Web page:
Louisiana ranks among the top five states in the nation according to measurements of highest income gaps within state populations, according to data from the 2010 U.S. census.

Louisiana places higher in income distribution inequality than Florida, Texas, Mississippi and Alabama, according to the 2010 data.

The findings show the top five with the greatest income inequality among the 50 states and the District of Columbia are: District of Columbia, No. 1; New York State, No. 2; Connecticut, No. 3; Massachusetts and Louisiana tied at No. 4

Florida, Alabama and Mississippi also rank in the top 10.

Louisiana’s income distribution inequality number is also higher than the overall United States number. Louisiana’s estimate is .475, while the nation’s estimated number is .469.

“In Louisiana our problem is we are a poor state. We need to become a wealthier state,” LSU professor and economist Jim Richardson said.

The income data was released recently as part of the U.S. Census Bureau’s 2010 American Community Survey.

The Census Bureau uses the Gini Index to measure income inequality.

The Gini Index incorporates detailed data into a single statistic which can summarize income distribution.

The higher the number, the greater the level of inequality.

The numerical scale ranges from zero, indicating perfect equality or where everyone receives an equal share; to 1, which is perfect inequality or where all the income goes to one person.

Economist Loren Scott said Louisiana has both wealthy people and a large number of residents with low incomes.

The proportion of Louisiana residents with low incomes is high, thereby creating a situation that affects Louisiana’s income distribution inequality numbers, Scott said.

Louisiana and other states in the Deep South have a heavy population of African Americans, which plays a part in income inequality, Scott said.

“And if you look at the data, they (African Americans) have not ended up as well as other groups when you look at data such as education, income and other economic factors,” Scott said.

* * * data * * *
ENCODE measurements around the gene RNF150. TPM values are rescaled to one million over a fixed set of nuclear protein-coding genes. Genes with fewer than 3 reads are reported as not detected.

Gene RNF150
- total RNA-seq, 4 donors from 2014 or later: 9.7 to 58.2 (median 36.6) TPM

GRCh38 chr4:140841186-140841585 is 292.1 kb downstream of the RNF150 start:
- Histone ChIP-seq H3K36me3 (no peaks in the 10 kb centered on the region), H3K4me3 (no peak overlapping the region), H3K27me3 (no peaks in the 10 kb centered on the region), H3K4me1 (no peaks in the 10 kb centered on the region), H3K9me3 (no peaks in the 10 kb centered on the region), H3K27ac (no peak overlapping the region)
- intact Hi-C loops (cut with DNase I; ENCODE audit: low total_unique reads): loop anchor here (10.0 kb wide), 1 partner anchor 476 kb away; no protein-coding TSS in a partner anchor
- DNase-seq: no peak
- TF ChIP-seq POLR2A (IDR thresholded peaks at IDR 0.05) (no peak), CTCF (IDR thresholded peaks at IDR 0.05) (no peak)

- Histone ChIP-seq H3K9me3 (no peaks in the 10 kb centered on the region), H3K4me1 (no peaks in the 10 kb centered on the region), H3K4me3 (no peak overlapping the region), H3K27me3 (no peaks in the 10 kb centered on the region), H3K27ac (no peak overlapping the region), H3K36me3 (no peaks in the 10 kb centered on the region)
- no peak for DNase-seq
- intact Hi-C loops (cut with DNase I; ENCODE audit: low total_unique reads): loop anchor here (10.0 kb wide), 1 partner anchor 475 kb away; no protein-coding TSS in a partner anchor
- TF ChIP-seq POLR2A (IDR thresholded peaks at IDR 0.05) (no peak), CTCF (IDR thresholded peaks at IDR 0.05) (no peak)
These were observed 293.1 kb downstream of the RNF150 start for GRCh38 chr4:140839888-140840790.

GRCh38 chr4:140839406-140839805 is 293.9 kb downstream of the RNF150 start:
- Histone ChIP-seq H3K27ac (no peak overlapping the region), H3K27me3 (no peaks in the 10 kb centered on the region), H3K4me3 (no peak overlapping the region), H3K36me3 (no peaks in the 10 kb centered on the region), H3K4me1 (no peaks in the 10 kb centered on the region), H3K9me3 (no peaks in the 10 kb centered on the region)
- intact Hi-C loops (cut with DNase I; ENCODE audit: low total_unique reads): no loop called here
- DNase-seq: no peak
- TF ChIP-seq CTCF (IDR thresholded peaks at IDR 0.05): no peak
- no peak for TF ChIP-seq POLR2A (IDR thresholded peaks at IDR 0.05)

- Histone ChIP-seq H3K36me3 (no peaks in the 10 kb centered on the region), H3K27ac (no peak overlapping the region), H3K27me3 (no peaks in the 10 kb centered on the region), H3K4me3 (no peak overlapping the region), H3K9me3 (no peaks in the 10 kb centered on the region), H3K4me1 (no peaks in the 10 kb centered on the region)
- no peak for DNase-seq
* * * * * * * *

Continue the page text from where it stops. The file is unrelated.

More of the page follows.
Scott said other states near the top of the rankings such as New York and Connecticut have a large number of residents who are wealthy, the opposite of Louisiana’s situation.

Scott said Louisiana’s per capita income jumped somewhat after Hurricane Katrina in 2005 because there were wealthy people who were able to afford to stay in south Louisiana while there was considerable migration of those with lower incomes to Houston, Dallas and San Antonio.

But for the most part, Louisiana historically has measured high in the income gap with a Gini Index score of .478 in 2007, .477 in 2008 and .473 in 2009, according to census data.

The inequality in income distribution is something that is happening not only to Louisiana, but is affecting the entire nation, economist Randy Rice said.

Rice agreed with Scott about the concentration of wealth in some Northeastern states.

“That’s the center of Wall Street,” Rice said.

Rice said Louisiana, on the other hand, has many people who work for minimum wages or have service-industry jobs which pay comparatively low salaries.

States such as Alaska and Utah have the lowest amount of income distribution inequality, according to the census data.

“Those states (Utah and Alaska) are much more homogeneous,” Scott said.